With black it makes sense – you multiply the underlying colour by 0 and get 0 – black, but why would it preserve white areas if white is 255? Multiplying something by 255 should make it much brighter, right? Well, it's because it is 1, not 255 (nor it is 4, or 16, or 65,536...) and so with the rest of the CG maths: white means 1.

The floating point

So far we've talked about how the bit depth works in integer formats; defining the amount of possible variations between 0 and 1 only. Floating point formats work in a different way. Bit depth does pretty much the same thing here – defines the colour precision. However, the numbers stored can be anything and may well lay outside of a 0 to 1 range, like brighter than white (above 1) or darker than black (negative numbers).

Internally this works by utilising the logarithmic scale and requires higher bit depths for achieving the same fidelity in the usually most important [0,1]. Normally at least 16 or even 32 bits are used per channel to represent floating point data with enough precision. At the cost of the memory usage, this allows for representing High Dynamic Range (HDR) imagery, additional freedom in compositing, and makes it possible to store arbitrary numerical data in image files like the World Position Pass.

It is natural for a 3D renderer to work in floating point internally, so most often the risk of clipping would occur when choosing a file format to save the final image. Having said that, even when dealing with already given low bit depth or clipped integer files, there are certain benefits in increasing its colour precision inside of the compositing software. (Nuke converts any imported source into a 32-bit floating point representation internally and automatically.)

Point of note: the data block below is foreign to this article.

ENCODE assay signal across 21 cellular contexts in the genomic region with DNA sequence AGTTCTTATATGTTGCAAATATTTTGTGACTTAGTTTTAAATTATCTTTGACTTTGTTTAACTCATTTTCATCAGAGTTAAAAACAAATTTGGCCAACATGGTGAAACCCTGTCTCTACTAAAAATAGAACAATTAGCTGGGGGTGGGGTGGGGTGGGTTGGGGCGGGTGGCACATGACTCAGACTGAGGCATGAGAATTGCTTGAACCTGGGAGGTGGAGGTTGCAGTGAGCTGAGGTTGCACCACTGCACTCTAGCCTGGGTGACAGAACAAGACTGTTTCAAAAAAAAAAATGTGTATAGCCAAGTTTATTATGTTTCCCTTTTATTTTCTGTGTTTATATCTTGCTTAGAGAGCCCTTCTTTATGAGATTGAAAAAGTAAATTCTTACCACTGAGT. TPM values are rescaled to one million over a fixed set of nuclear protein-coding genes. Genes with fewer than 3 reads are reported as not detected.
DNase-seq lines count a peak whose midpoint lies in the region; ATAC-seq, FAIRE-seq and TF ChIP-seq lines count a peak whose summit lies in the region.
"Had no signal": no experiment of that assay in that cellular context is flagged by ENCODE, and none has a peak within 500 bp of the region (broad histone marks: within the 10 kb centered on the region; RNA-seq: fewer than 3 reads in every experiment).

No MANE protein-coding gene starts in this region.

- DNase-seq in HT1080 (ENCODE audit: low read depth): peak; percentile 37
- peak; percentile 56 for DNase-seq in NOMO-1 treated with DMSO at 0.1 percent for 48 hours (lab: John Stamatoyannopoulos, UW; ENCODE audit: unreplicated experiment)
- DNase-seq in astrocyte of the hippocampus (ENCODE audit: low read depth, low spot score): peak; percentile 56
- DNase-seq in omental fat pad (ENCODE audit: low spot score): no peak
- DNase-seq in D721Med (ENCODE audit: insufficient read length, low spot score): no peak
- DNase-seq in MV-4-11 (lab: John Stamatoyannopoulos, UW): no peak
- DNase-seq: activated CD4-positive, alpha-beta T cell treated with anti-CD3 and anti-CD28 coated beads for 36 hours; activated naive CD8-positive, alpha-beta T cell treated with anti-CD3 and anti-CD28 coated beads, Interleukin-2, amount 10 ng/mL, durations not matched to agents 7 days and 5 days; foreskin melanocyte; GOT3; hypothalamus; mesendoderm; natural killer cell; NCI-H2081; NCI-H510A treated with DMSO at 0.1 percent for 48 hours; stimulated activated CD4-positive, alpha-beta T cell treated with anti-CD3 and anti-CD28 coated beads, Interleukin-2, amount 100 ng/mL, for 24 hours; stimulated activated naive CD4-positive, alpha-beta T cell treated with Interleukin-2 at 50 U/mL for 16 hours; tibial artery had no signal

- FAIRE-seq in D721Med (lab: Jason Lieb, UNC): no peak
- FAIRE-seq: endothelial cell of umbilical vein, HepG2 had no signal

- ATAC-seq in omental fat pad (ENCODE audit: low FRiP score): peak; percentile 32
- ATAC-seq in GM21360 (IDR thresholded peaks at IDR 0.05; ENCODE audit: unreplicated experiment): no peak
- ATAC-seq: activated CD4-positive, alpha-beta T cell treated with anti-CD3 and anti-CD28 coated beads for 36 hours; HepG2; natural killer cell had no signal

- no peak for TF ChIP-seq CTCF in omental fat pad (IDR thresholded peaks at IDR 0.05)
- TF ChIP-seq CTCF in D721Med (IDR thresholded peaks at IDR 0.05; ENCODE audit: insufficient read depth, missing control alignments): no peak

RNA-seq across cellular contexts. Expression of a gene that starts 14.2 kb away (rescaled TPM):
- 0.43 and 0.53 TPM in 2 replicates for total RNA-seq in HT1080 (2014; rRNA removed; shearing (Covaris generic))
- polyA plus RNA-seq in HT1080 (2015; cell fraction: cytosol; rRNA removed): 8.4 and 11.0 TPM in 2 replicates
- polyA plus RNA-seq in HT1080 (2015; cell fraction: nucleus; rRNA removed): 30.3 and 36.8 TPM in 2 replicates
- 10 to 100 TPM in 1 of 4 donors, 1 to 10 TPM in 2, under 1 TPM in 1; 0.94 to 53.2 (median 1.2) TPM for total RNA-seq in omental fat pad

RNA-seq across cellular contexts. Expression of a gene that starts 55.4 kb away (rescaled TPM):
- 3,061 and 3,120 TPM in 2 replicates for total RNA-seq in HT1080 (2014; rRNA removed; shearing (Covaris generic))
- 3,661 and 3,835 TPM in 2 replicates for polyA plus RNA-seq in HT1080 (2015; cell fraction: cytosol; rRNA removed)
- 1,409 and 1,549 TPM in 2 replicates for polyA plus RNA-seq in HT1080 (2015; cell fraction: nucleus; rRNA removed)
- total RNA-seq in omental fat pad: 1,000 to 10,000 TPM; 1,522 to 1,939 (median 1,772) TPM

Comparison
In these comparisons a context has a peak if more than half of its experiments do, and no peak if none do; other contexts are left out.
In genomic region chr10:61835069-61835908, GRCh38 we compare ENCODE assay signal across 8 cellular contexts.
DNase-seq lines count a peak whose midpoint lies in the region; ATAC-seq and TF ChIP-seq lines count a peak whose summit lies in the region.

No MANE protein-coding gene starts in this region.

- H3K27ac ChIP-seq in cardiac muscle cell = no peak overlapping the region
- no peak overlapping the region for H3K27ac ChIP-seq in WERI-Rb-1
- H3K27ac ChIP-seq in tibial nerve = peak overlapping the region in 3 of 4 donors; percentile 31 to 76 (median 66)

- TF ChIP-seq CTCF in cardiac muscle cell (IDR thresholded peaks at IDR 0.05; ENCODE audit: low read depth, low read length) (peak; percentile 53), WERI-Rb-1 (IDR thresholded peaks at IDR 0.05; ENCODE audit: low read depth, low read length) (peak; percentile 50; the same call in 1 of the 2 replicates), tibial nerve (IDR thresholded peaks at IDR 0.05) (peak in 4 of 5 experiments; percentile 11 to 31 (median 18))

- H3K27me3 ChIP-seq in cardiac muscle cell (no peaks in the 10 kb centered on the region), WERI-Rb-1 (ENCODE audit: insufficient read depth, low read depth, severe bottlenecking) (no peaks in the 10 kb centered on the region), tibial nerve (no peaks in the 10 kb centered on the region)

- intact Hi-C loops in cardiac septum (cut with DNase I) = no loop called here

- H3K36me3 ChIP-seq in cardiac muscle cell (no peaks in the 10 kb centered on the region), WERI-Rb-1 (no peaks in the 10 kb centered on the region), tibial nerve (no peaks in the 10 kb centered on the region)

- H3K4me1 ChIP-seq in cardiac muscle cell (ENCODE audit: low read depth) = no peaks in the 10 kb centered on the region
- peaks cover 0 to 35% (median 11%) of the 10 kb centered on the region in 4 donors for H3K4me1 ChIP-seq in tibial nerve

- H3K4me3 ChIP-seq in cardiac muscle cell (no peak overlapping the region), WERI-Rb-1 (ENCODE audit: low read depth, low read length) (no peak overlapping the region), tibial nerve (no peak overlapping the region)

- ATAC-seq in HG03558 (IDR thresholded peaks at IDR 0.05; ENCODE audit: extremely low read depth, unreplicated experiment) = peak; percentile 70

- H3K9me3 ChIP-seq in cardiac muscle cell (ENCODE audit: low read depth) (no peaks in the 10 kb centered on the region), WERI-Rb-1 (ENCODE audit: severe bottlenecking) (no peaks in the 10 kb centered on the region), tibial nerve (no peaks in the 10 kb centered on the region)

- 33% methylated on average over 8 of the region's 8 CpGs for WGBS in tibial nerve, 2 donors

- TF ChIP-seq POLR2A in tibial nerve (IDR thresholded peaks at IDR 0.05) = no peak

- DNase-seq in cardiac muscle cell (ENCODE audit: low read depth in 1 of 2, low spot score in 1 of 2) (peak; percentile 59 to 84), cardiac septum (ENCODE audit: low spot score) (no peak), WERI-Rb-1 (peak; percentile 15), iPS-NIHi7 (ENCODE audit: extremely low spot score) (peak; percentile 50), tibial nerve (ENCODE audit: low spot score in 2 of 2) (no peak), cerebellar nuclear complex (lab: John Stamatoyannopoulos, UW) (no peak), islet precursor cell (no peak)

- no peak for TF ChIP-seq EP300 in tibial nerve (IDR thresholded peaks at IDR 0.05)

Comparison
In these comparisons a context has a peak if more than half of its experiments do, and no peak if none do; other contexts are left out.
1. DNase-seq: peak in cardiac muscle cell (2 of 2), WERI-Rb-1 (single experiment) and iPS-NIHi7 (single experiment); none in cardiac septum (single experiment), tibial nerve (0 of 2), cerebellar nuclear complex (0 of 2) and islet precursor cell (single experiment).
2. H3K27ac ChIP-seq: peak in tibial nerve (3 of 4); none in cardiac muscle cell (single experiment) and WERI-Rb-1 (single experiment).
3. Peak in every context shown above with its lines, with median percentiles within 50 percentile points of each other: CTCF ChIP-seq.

The statement that 256 gradations of 8 bits are normally enough is illustrated here as well through comparison with 16 bits

The statement that 256 gradations of 8 bits are normally enough is illustrated here as well through comparison with 16 bits

Such conversion won't add any extra details or qualities to the existing data, but the results of your further manipulations would belong to a better colourspace with less quantisation errors (and a wider luminance range if you also convert an integer to float). Moreover, you can quickly fake HDR data by converting an integer image to float and gaining up the highlights (bright areas) of the picture.

This won't give you a real replacement for the properly acquired HDR, but should suffice for many purposes like diffuse IBL (Image Based Lighting). In other words, regardless of the output requirements, if you do your compositing in at least 16 bits the final downsampling and clipping for delivery won’t be an issue.

You can quickly fake HDR data by converting an integer image to float and gaining up the highlights

It's important to have a clear understanding of bit depth and integer/float differences to deliver the renders in adequate quality and not to get caught during the post-processing stage later. Read up on the file formats and options available in your software. For instance 16 bits can refer to both integer and floating point formats, which may be distinguished as Short (integer) and Half (float) in Maya.

As a general rule of thumb, use 16 bits if you plan to do extensive colour grading/ compositing, and make sure you render to floating point format to avoid clipping if any out-of- range values need to be preserved (like details in the highlights or negative values in z-depth or if you simply use a linear workflow). 16-bit OpenEXR files can be considered a good colour precision/file size compromise which can be used in most cases.

Words: Denis Kozlov

Denis Kozlov is a CG generalist with 15 years' experience in the film, TV, game advertising and education industries. He is currently working in Prague as a VFX supervisor. This article originally appeared in 3D World issue 182.